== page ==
Title: Re: Address space Limitations of the AMD64/Intel64
Post by: PabloMack on August 03, 2019, 11:37:57 am
Quote from: WASasquatch on August 02, 2019, 10:35:08 pm
Hardware is what I am talking about. The hardware switches for 3gb and 4gb allow SINGLE 3gb/4gb address calls.


The document you showed me was old and pre-AMD64. What you are talking about deals with how a 32-bit operating system can use a 32-bit address space (in a pre-AMD64 system) to map in system and user space. I believe the way both Windows and Linux work is that when the OS is in Supervisor Mode, it can see both user space and system space. This makes it easier to process requests because it can directly see what the user mode sees while simultaneously seeing its own resources.

In a system call, the user passes an address to the supervisor in a request for some service to be provided. The user will always pass an address that has meaning in its own user space because it doesn't have direct access to supervisor space. If a user tries to access the space that is mapped for use by the supervisor, then it will cause a fault and the process will be aborted. This is because the MMU will not allow the processor to make the access that is protected for system use only. But when in supervisor mode, the supervisor can make accesses to both its own space and user's space. In the first implementation of NT, 2GBytes of address space were used for mapping in system resources while the other 2GBytes were used to map in user memory. Later on when many user mode programs were needing access to more memory, the partitioning was changed to give more to the user and less for use by the operating system. In order to provide a user mode process more than 2GB of address space, a special setup was used where the system will make-do with only 1GByte for itself, leaving 3GBytes for use for user programs. This is not so much a "hardware switch". It is the way the operating system configures the MMU (which is hardware) for simultaneous use by the system and the user.

Quote from: WASasquatch on August 02, 2019, 10:35:08 pm
No where can I find that 64bit processes are limited to 2gb draws, for AMD64 or otherwise. The only limitation is in .NET. like you mentioned PE32+  but it's a extension for Windows CE, a different breed to WinXP or otherwise.


Let me also say that "processes" are not hardware but are software entities created and managed by the operating system.

What do you mean by a "draw"? Also, I've never used .NET but it has to run on the same hardware as everything else. Same applies to Windows-CE. That is just software. They use the same processors as regular Windows. But it uses the hardware differently by configuring memory management differently.

Quote from: WASasquatch on August 02, 2019, 10:35:08 pm
Also, you can explore sub processes of processes to see what is all linked. Expand the process in task manager or view it in process hacker.


This may be the case. But still, if different sub-processes are running within the same "process" and together they can grow to be very much larger than 4GB, then in effect, each sub-process has its own "image" so we are talking about multiple images now and multiple 4GB images can reside within the same 64-bit address space at the same time. This is something that Windows-32 or Linux-32 could not do because all they had was a 32-bit address space. But still, an instruction that is executing within one of the images can't directly reach a resource that is located within another image using one of the standard addressing modes that is defined in the Mod/RM byte of the instruction. The offsets are only 8 or 32-bits and there are no 64-bit offsets in any of the addressing modes. But you can load a 64-bit value into a register and then use it as an address but this is not a 64-bit addressing mode.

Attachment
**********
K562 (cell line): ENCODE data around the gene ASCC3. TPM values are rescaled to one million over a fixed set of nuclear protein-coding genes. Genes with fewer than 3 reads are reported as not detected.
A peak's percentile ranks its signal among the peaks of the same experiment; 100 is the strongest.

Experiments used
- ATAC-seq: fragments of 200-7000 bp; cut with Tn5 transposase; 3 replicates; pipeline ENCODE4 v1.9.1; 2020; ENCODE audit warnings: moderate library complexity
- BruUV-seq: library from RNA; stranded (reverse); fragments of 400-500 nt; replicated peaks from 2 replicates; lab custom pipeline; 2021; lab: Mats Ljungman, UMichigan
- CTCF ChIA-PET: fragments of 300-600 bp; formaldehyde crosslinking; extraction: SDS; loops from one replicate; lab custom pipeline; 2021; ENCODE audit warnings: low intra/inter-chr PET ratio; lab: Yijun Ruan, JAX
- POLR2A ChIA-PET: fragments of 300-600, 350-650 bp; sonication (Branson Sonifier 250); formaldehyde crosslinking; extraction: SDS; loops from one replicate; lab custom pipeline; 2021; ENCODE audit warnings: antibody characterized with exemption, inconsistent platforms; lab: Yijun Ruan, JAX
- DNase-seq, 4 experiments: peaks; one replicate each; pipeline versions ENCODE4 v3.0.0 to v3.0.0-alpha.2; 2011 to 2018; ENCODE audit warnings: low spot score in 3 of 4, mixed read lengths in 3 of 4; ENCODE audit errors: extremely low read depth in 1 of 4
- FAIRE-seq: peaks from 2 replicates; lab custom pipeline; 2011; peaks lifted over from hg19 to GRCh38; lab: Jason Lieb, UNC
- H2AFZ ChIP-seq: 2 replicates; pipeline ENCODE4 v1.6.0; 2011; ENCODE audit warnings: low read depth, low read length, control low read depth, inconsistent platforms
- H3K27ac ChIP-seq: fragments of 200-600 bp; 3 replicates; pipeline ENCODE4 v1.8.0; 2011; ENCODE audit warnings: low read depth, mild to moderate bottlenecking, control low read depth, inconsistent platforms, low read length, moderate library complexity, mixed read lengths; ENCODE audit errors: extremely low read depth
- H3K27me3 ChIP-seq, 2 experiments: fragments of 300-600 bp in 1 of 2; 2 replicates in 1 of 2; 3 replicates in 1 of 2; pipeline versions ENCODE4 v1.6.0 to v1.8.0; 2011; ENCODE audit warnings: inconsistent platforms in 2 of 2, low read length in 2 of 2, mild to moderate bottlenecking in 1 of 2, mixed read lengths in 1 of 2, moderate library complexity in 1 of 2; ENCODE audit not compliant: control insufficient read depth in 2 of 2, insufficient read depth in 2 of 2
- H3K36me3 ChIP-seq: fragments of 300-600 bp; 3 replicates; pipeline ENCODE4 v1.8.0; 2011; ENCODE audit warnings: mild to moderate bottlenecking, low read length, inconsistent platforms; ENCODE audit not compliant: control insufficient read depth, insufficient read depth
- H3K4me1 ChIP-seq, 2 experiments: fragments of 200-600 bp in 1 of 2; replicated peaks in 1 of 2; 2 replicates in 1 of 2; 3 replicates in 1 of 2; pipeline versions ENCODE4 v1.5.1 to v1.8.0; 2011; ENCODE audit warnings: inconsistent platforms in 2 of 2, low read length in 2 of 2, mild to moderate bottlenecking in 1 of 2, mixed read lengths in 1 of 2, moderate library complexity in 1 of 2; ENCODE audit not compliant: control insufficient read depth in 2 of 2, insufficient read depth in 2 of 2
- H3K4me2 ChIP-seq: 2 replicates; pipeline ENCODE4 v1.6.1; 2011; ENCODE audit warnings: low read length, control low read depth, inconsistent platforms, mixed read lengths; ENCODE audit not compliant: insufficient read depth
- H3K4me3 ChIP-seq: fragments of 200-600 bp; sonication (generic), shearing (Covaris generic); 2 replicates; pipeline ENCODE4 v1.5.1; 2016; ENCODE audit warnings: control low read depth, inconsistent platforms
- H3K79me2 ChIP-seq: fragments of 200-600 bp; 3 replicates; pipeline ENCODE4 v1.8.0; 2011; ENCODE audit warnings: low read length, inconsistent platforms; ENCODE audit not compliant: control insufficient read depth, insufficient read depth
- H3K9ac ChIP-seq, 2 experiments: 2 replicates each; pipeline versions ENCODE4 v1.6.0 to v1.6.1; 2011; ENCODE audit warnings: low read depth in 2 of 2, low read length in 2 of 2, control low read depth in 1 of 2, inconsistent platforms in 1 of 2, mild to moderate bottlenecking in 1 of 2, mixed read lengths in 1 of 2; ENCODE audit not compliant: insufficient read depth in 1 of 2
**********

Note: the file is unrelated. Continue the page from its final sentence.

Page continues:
It would be like one guy says "You can't kill anyone with an unloaded gun". Then to prove that he can, he takes the empty gun and hits someone over the head with it and kills him. So you can kill someone with an empty gun. You just can shoot someone with it to kill him. These conversations are all about how you say things and what you mean by saying them. I think in some ways we are defining our words differently. For example, the kind of "linking" you are talking about may be different than what I meant by the word. Sometimes in computer science, the same words are used for very different things. When they talk about "linked-lists" they are not talking about what a "linker" does. These are talking about completely different things.

So it is no wonder that we sometimes disagree because we don't realize we are talking about different things in the first place or define our words to mean different things. To me a "hardware switch" is a flip-flop where you write a "1" into it and the way it controls other hardware is changed. To you, it might be like a command-line "switch" using terminology used in command line interpreters that somehow configure things behind the scenes so that the software works differently somehow.
Title: Re: Address space Limitations of the AMD64/Intel64
Post by: WAS on August 03, 2019, 12:36:24 pm
Quote from: PabloMack on August 03, 2019, 11:37:57 am
Quote from: WASasquatch on August 02, 2019, 10:35:08 pm
Hardware is what I am talking about. The hardware switches for 3gb and 4gb allow SINGLE 3gb/4gb address calls.